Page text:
Procedural Solutions. The Procedural Solutions segment is organized around our disposable products and reusable surgical instruments business lines. Within the Procedural Solutions segment, we operate our Infection Prevention, Medical Specialties and Specialty Disposables business lines. The Infection Prevention business line includes single-use skin antiseptic and other patient-preparation products and specialty IV infusion valves, administration sets and accessories. The Medical Specialties business line includes interventional specialty products used for biopsy, drainage and other procedures, as well as reusable surgical instruments. The Specialty Disposables business line includes non-dedicated disposable ventilator circuits and oxygen masks used for providing respiratory therapy, as well as single-use consumables for respiratory care and anesthesiology.

Overview

Proposed Merger with Becton, Dickinson and Company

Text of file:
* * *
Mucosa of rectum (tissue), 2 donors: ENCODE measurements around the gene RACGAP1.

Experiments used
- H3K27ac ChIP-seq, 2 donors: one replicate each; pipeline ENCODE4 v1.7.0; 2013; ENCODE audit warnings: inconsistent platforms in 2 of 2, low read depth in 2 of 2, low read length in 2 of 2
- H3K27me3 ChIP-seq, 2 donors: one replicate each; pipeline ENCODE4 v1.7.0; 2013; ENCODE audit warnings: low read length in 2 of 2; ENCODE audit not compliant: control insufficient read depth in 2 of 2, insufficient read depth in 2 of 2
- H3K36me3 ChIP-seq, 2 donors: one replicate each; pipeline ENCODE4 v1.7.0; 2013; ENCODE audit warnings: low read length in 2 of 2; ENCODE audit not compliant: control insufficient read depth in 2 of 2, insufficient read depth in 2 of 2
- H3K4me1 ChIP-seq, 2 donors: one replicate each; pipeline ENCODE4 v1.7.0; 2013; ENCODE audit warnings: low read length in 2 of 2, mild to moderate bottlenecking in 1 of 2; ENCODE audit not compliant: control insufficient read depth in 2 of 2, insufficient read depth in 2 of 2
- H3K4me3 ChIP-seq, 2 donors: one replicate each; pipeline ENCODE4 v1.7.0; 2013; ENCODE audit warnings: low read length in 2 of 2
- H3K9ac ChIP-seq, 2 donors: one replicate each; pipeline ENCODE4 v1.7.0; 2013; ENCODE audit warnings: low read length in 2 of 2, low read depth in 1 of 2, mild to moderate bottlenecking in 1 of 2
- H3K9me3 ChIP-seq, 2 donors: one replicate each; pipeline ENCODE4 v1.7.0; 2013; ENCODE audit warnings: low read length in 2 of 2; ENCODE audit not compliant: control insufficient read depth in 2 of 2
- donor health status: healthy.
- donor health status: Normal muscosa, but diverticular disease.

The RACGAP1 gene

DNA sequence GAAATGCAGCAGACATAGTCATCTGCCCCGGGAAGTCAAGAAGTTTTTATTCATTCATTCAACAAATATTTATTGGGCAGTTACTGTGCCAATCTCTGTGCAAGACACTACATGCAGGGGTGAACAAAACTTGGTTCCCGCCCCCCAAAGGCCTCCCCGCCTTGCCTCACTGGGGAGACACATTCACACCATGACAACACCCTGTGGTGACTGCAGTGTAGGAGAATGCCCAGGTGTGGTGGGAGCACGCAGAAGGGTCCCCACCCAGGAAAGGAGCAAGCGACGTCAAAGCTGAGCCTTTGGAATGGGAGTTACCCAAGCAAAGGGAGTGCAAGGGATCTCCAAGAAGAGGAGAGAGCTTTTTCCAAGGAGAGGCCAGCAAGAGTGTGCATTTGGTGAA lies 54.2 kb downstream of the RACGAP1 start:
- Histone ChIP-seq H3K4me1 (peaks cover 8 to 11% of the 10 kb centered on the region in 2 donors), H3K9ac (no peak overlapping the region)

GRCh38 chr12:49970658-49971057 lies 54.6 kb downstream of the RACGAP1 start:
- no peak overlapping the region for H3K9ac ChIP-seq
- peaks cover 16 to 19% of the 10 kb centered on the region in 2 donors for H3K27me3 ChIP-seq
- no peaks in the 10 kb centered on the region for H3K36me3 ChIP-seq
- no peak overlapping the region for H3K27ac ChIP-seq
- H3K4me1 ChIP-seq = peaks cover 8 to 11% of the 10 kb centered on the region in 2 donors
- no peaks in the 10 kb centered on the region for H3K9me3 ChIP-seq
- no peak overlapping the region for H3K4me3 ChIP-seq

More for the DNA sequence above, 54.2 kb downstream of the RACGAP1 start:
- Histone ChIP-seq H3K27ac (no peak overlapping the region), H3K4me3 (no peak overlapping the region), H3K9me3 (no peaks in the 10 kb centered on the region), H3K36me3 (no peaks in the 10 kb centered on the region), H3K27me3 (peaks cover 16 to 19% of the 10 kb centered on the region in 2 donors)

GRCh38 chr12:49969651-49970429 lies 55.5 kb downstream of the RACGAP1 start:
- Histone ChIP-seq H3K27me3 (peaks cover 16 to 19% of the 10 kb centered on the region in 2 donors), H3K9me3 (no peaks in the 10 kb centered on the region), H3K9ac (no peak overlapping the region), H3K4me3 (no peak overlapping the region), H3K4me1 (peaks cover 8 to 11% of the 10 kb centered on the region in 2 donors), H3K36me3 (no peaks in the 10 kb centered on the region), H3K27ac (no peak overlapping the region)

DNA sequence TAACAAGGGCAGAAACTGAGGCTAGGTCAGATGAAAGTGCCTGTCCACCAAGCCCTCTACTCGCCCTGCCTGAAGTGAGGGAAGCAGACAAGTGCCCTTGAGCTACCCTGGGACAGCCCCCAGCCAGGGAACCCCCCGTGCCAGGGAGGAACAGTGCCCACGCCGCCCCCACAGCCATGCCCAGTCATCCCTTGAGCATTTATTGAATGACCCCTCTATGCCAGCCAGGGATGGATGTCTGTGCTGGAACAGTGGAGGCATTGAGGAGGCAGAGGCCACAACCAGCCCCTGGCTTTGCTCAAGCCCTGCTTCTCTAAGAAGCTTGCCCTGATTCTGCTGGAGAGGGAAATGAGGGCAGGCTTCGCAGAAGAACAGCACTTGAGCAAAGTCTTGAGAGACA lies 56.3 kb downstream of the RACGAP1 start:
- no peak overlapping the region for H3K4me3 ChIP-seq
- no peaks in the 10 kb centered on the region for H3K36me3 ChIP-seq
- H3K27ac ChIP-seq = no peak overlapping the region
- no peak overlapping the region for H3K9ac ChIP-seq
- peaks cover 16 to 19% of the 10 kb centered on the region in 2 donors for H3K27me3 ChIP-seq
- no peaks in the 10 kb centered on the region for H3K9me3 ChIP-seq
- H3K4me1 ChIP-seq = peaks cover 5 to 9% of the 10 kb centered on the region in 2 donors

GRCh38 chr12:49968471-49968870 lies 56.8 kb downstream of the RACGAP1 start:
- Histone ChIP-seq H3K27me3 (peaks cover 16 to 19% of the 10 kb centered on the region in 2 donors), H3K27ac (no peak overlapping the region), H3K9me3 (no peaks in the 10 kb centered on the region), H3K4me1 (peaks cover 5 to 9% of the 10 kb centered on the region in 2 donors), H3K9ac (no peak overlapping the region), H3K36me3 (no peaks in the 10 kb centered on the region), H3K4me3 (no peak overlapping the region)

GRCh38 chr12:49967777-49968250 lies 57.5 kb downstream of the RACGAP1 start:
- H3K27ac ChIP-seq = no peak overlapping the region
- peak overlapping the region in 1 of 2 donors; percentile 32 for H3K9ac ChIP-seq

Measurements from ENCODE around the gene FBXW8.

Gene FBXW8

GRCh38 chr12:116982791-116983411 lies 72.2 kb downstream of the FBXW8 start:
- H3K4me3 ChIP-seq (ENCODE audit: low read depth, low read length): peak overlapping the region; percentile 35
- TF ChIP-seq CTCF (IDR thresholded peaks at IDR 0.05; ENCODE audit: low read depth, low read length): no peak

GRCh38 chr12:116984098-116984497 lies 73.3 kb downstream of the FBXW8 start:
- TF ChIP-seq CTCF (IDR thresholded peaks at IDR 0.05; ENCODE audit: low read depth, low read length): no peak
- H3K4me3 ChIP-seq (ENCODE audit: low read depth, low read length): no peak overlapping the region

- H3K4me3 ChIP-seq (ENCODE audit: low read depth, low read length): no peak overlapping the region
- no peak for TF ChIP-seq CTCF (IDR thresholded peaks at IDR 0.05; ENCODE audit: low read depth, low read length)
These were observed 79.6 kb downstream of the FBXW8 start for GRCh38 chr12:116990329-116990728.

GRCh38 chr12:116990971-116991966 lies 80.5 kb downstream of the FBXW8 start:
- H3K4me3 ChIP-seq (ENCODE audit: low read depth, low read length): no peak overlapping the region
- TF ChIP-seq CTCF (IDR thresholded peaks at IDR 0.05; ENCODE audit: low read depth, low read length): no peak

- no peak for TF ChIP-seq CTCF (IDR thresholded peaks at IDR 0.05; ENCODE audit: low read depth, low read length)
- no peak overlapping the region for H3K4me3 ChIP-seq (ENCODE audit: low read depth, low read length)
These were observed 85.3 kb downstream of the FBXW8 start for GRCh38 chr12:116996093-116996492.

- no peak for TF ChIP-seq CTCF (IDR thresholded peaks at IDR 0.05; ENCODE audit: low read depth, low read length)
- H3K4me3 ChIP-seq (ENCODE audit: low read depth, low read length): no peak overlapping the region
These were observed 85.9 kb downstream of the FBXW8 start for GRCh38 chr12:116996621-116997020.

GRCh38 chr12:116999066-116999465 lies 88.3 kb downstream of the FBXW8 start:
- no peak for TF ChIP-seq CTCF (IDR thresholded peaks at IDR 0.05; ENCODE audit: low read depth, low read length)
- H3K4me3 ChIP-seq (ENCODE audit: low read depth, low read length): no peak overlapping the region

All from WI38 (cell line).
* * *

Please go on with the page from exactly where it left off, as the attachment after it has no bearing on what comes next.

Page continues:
On October 5, 2014, we entered into an Agreement and Plan of Merger (the “Merger Agreement”) with Becton, Dickinson and Company, a New Jersey corporation (“BD”), and Griffin Sub, Inc., a Delaware corporation and wholly owned subsidiary of BD (“Merger Corp”). The Merger Agreement provides, among other things, that, upon the terms and subject to the conditions set forth therein, Merger Corp will merge with and into our company, with our company surviving as a wholly-owned subsidiary of BD (the “Merger”). In the Merger, holders of our common stock will receive (i) $49.00 in cash, without interest and (ii) 0.0777 of a share of common stock, par value $1.00 per share, of BD. Completion of the Merger is subject to customary closing conditions, including, among others, (1) the adoption of the Merger Agreement by our stockholders, (2) declaration of the effectiveness by the Securities and Exchange Commission (the “SEC”) of the Registration Statement on Form S-4 filed by BD in connection with the registration of the shares of BD Stock to be issued in the Merger, (3) approval for listing on the New York Stock Exchange of the BD Stock to be issued in the Merger, (4) obtaining antitrust approvals in the United States and Europe, (5) subject to certain exceptions, the accuracy of the representations and warranties in the Merger Agreement and (6) material compliance with the obligations under the Merger Agreement.